"Can you please stop shifting your weight?" Sarah barks at a fidgety Jessie. Apologizing, Jessie remarks that she wasn't aware that Sarah and Katie knew each other. "So if you'd known Katushka was my best friend, you probably would have sucked up to me a little bit more, huh?" Sarah replies archly. "She's kidding," Katie assures Jessie; "Totally kidding," Sarah adds. She explains to Jessie that she calls Katie "Katushka" and Katie calls her "Sarushka." This prompts Katie to ask what Jessie's Russian name should be. Sarah frowns and doesn't answer, except to tell Jessie to take off the skirt, then to ask Katie if they can now get something to eat. She alludes to her ulcer but Katie interrupts her, demanding, "Can we please not hear about your stomach lining today?" Katie and Sarah start to leave, but when Katie sees Jessie hanging back, she urges her to come along. "Try not to get stuck on any trees," Sarah snipes. Katie shushes her.

At the recording studio, Eli approaches the main entrance holding two trays of takeout coffee cups. As receptionist Delancey opens the door for him, she asks furiously what took him so long. She doesn't believe his story that there was a line, saying that she's done the coffee run before and it doesn't take that much time. She infuriates him by asking him to "be more proactive," but before they can get into a full-blown argument, the boss approaches and asks Delancey to distribute the coffee while he has a word with Eli.

Once Delancey has left, Eli apologizes to the boss for being late with the coffee and for other mistakes he has made. He insists that he can and will do better. But as soon as he pauses for breath, the boss abruptly tells him, "You're fired. It's just not working out, and I want to respect you enough to be completely honest with you."

Stunned, and unfamiliar with the protocol of being fired, Eli asks if he's supposed to finish out the day or leave immediately. In a terse voice that precludes any appeal, the boss replies, "You leave now." Delancey returns in time to watch with the boss as Eli sullenly turns and walks out.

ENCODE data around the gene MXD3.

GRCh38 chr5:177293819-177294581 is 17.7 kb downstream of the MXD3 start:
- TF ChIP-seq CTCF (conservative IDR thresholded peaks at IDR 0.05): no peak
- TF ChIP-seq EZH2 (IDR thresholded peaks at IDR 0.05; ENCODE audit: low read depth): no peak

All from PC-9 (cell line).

That night, Delancey visits Eli in his garage room. As she starts to dress after they've had sex, she casually mentions that his mother came to the studio that afternoon, after he left. "What?" he exclaims in disbelief. "I covered for you," she says, explaining that she told Karen that Eli had left early, "and I'm extremely believable," but Eli knows his mother too well to feel anything but apprehension. "I can't catch a break!" he groans.

Delancey insists that Karen was not checking up on him, but had come by to pick up Eli and take him to a play. Eli glances at his clock and curses, realizing that it's too late to reach the high school for that evening's performance of As You Like It.

As she finishes dressing, Delancey looks around for her barrette but can't find it. "Oh, well," she sighs, and gives up the search. Eli wonders what happens next: "We can still see each other even though we're not working together, right?" he asks hopefully.

She sits beside him again. "Look, Eli, I could try to sugarcoat this, but I respect you enough to tell you the truth," she begins. Angrily, Eli complains that all the "respect" he's getting is making him sick. "Would you at least try to sugarcoat it? Please sugarcoat it!" he snarls. But while she concedes that he's had a bad day, Delancey makes it clear that for her, this has been only a one-night stand. Eli watches in helpless frustration as she walks out of his room and out of his life.

Meanwhile, Mr. Dimitri reaches the auditorium, where he finds that Grace is the only cast member who has also arrived on time. Still craving a compliment, she asks if he has read the rave review in the school paper. To her vexation, he says he doesn't read reviews.

The play is underway when Jessie tries on her "altered" skirt and discovers that it fits even more loosely than before. "Well, maybe you lost weight!" Sarah sneers. Heads turn toward the girls from every corner of the dressing room, no one missing this transparent reference to Jessie's anorexia. In a fury, Jessie stalks off to watch the onstage action from the wings. Sarah catches up to her and hisses that no one else is complaining about their costumes. "Because their costumes fit!" Jessie retorts.

After the final curtain, Rick and Karen bask in shared pride over their talented daughter until Karen mentions that she was expecting Eli to be in the audience also. Rick's explanation, which he learned secondhand from Lily, is that Eli said he had a hard day at work. To Karen, who "knows" that he left early, this excuse doesn't ring true, and she's annoyed that Rick doesn't share her concern about the apparent discrepancy. But when Jessie joins them, Eli is forgotten while they shower her with kudos. Doting father Rick presents her with flowers.

Most of his students have left when Mr. Dimitri finds Grace and Tad back onstage, acting out a scene. After hearing Grace's explanation that Tad needs more rehearsal, Mr. Dimitri sends Tad on his way and tells Grace that he thought Tad did an excellent job. "How can you say Tad is doing an excellent job and not say one word to me?" she berates him.

"Because at least he's doing the best he can," Mr. Dimitri replies calmly.

"Are you saying I'm not?" she asks heatedly. He replies that she knows all her lines and remains in control every minute, but that he doesn't believe a word she says. Stung, she mocks the play itself, saying it's not believable that Rosalind would fall in love with Orlando as quickly as she does.